Whether due to bad luck or unhealthy habits, I’ve gotten sick on the past few trips I’ve been on, which inspired me to find some travel medications to take with me in the future.
In preparing for a longer international trip, I visited a travel clinic and did some research on the CDC’s website. I was happy to find this checklist for a healthy trip and have included some over-the-counter medicine recommendations below.
It’s worth noting that you may also need some prescription medications (and/or vaccines) for things like malaria and altitude sickness, so if you’re traveling for an extended period of time, participating in a physically active trip, or headed to a remote country, make sure to visit a travel clinic.
Note that I didn’t include any first-aid items on this list because there’s an entirely different packing list for that: Download here.
Over-the-Counter Diarrhea Medicine: Imodium or Pepto-Bismol
Ah, the most common and arguably most uncomfortable sickness to get when you travel. Though it’s most often caused by contaminated food or water, traveler’s diarrhea can happen anywhere—so it’s a good idea to bring an anti-diarrheal medication no matter the destination or type of trip.
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Over–the-Counter Antacid: TUMS or Pepcid
The last thing anyone wants to do on vacation is walk around with a stomachache or heartburn, especially with all the new food and drink you might want to try. Carry antacids on your trip and you can overindulge all you want.
Over-the-Counter Antihistamine: Claritin or Zyrtec
You can never be sure when allergies are going to creep up on you while traveling, especially if you’re headed to another climate. Combat its symptoms, including a stuffy nose, itchy eyes, and sneezing, by packing this travel medication.
Over-the-Counter Motion Sickness Medicine: Bonine or Dramamine
Nothing can ruin your travels quite like motion sickness on a plane, train, bus, or cruise ship. Instead of confining yourself to a trip of nausea and dizziness, bring medicine to travel like a champ. Benadryl, an antihistamine, can also work for motion sickness, but watch out for drowsiness.
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Over-the-Counter Cough Drops or Suppressant: Ricola or Halls
You’re at an increased risk for getting sick while traveling as your germ exposure skyrockets. Cough drops can bring temporary relief to a sore or ticklish throat and silence your coughs so you don’t annoy fellow travelers.
Over–the-Counter Decongestant: Sinex or Sudafed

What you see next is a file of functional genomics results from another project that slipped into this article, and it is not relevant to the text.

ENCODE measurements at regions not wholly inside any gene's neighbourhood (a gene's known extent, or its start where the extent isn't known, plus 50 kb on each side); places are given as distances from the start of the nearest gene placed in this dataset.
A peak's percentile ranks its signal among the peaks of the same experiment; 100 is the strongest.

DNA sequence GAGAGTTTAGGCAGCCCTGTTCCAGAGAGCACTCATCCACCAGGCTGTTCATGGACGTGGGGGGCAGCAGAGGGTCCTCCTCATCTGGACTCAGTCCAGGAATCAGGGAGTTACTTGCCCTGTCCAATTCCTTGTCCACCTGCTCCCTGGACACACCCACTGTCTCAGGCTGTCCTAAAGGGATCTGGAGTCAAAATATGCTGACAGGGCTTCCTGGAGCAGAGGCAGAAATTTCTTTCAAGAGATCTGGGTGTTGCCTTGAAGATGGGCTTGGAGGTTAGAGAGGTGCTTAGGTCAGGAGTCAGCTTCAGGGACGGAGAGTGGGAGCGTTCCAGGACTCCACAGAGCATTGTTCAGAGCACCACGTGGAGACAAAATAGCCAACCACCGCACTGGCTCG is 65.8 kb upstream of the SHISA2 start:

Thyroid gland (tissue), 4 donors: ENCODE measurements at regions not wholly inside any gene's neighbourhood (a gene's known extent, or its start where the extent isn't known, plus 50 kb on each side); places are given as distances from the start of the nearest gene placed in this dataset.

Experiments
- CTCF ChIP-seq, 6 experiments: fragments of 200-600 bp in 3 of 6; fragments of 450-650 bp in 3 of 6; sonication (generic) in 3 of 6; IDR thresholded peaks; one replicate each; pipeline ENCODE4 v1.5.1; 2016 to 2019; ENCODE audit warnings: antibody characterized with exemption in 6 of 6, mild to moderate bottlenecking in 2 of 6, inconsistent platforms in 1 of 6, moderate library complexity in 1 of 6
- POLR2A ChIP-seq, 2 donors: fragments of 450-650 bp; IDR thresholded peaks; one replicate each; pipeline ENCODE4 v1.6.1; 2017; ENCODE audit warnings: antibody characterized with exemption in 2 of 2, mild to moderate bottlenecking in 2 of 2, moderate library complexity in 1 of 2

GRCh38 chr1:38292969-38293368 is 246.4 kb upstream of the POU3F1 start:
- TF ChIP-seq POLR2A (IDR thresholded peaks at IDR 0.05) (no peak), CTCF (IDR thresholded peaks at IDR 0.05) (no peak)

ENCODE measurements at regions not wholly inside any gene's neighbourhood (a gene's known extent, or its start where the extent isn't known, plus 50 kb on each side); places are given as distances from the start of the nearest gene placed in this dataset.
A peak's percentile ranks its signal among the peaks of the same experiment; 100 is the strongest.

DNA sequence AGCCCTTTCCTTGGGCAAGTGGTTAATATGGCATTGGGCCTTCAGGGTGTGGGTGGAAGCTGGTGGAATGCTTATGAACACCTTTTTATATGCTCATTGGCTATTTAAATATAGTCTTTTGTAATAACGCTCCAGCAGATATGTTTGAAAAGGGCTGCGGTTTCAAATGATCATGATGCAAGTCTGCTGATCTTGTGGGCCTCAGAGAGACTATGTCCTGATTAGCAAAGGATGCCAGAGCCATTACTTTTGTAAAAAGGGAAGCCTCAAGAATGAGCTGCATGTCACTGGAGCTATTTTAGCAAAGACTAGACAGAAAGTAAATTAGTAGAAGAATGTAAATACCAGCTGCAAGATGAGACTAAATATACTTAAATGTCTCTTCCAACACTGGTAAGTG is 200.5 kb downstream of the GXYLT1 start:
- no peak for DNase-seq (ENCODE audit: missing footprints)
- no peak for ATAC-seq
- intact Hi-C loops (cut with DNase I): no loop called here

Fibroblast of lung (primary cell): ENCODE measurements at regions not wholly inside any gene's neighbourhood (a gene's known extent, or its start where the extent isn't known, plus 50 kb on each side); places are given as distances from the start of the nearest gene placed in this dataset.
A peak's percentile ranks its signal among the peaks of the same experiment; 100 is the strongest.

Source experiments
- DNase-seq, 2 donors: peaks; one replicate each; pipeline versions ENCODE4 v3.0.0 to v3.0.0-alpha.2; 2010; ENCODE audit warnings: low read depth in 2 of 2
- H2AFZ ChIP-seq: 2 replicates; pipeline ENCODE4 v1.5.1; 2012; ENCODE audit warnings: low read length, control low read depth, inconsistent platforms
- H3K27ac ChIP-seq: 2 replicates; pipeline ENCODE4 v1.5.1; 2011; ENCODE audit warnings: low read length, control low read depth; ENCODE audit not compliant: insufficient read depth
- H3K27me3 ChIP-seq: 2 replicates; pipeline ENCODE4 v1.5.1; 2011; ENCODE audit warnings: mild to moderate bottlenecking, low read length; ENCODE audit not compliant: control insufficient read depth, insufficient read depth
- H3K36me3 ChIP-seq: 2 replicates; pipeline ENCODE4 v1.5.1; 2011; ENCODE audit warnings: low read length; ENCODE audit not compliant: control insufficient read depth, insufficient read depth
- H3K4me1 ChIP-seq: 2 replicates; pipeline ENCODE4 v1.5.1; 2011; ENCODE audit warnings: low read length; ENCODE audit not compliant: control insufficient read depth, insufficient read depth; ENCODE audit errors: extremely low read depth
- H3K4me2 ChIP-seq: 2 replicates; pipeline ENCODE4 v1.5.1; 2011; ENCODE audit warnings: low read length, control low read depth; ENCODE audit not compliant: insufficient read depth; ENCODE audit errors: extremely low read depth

Nobody likes traveling while congested. Whether it’s a cold or allergies, these over-the-counter medicines can relieve congestion and clear your head. Just make sure you pick a non-drowsy kind if you’re taking this during the day.
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Over–the-Counter Pain and Fever Medicine: Tylenol or Advil
Instead of lying in bed all day, take pain and fever medicine so you can focus on being a tourist. These over-the-counter medicines can help with common travel ailments such as achy feet or jet lag-induced headaches.
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Over-the-Counter Mild Laxative: MiraLAX or Dulcolax
All I’ll say is that you won’t regret packing these.
Over-the-Counter Mild Sedative or Sleep Aid: ZzzQuil or Tylenol PM
Maybe you’re staying in a noisy place or you’re so jet-lagged you can’t sleep. Either way, these sleep aids will make sure you’re refreshed and ready for a day of travel.
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Pin the Over-the-Counter Medical Travel List:
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More from SmarterTravel:
- Must-Pack Medications for Travel
- What to Do If You’re Caught in an Emergency Situation Abroad
- The Ultimate Checklist for Traveling Abroad
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Some review products are sent to us free of charge and with no incentive to offer a favorable review. We offer our unbiased opinions, positive and negative, and will never accept compensation to review a product.
Alyssa Lukpat also contributed to this article.
Editor’s note: This story was originally published in 2018. It has been updated to reflect the most current information.